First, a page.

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Interstellar Space Revisited (The Music of John Coltrane)

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Interstellar Space Revisited (The Music of John Coltrane) album cover
01
Mars
8:28
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02
Leo
11:44  
03
Venus
12:16  
04
Jupiter
12:08  
05
Saturn
8:24
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06
Lonnie's Lament
6:34
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Album Information
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Total Tracks: 6   Total Length: 59:34

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Mason's review is trite - give a listen

terminalny

The greatest "tribute" artists can give another artist is to reimagine the work in their own style, through their own sensibilities, and that's what Cline and Bendian do here. It's a ferocious, wildly passionate take on the material that can and should be considered in and of itself, free from its point of departure. It's a serious work, and Mason's review above is silly on many points - it's a wonderful listening experience, and certainly worth your six downloads.

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Tribute to it in the best way possible

Librarian

The music blasts off with Mars and Leo, which feature Cline's snarling guitar intertwined with Bendian's rhythmic drums. This is not completely a free jazz freak out album, there are moments of stark melodic beauty, especially during culminating parts of the Interstellar Space suite, Jupiter and Saturn and the encore cover of an older Coltrane chestnut Lonnie's Lament, during which Bendian switches to vibes to accompany Cline on a beautiful melodic interpretation of this song. This is a daring and highly successful album and is much recommended to those who enjoy the outer fringes of jazz or improvised music. Rock fans who are looking for an entry point into jazz may be interested as well - it's an energetic album that doesn't let up. Cline and Bendian are both currently involved with the excellent California label Cryptogramophone, which licenses its output to Emusic. There's a lot of great music there that is definitely worth exploring.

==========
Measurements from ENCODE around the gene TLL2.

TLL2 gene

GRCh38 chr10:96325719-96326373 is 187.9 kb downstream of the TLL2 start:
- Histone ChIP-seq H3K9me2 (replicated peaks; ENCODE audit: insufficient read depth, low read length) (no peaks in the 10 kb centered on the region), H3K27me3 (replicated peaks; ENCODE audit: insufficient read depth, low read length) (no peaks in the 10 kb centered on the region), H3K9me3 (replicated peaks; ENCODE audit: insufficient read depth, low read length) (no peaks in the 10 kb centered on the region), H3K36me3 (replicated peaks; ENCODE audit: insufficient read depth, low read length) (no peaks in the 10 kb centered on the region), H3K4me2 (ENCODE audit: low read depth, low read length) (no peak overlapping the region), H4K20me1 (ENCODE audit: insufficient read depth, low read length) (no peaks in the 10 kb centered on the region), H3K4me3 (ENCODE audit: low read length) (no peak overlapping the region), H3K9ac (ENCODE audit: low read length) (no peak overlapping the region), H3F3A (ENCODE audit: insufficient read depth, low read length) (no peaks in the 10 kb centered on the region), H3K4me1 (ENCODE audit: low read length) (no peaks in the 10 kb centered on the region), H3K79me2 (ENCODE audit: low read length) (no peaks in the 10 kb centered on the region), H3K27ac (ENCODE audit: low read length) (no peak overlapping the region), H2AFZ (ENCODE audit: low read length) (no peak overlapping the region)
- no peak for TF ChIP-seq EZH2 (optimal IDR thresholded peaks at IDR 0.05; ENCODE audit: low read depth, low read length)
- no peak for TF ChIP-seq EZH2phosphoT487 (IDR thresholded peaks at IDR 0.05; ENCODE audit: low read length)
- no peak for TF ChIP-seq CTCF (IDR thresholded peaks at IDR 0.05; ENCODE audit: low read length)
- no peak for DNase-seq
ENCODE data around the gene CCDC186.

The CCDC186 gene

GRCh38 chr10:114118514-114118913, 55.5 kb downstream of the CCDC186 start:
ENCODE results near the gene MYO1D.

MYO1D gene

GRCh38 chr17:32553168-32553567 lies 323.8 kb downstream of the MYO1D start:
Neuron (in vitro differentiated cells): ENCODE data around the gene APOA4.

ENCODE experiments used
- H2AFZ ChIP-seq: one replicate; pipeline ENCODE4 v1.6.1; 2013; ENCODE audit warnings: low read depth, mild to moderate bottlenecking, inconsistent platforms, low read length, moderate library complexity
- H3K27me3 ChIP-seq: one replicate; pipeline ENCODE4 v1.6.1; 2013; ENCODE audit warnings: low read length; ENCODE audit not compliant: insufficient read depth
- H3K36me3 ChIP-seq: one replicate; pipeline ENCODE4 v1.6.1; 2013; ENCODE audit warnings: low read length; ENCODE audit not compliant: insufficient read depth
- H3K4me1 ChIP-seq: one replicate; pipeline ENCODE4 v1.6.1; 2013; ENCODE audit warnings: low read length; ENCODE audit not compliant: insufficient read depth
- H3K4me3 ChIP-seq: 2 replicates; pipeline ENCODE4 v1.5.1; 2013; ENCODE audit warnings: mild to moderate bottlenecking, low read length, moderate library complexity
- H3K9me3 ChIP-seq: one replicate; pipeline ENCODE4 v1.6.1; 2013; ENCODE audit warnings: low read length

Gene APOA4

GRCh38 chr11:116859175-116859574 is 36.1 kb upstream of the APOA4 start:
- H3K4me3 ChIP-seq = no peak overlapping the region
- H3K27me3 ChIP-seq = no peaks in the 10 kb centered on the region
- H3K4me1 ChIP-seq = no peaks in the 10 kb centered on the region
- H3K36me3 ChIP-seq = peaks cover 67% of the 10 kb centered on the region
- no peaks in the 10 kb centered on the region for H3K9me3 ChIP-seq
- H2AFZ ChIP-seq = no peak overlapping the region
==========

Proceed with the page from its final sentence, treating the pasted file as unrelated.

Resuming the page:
They Say All Music Guide

Tribute albums are iffy. Cover albums, where a favorite album is reinterpreted song by song, are downright dangerous. Cover albums of beloved classics, unless the intent is to deconstruct (see Sonic Youth’s much-mooted but never-released cover of the Beatles’ White Album) are pretty much suicidal. And yet, guitarist Nels Cline and drummer Gregg Bendian pull off this re-imagining of John Coltrane’s final album, the sax-drums duet suite Interstellar Space. Wisely, Cline and Bendian don’t try to replicate the original album, or to transcribe Coltrane and Rashied Ali’s parts. Instead, they use the restless, exploratory spirit of the original as a jumping-off point, and use the structures of the tunes as the basis for their own ideas. Even at his most shredding, sheets-of-sound noisiest, Coltrane’s search was for beauty; Cline’s tastes run more towards the Stratocaster-in-a-garbage-disposal line, which means that a lot of Coltrane fans will run in terror from displays like the near-atonal freakout at the heart of “Leo.” And yet, careful listening shows that at heart, Interstellar Space Revisited (The Music of John Coltrane) isn’t that far removed from the revered original at all. At best, this is a curio, but it’s an interesting one for Cline and Coltrane fans alike. – Stewart Mason

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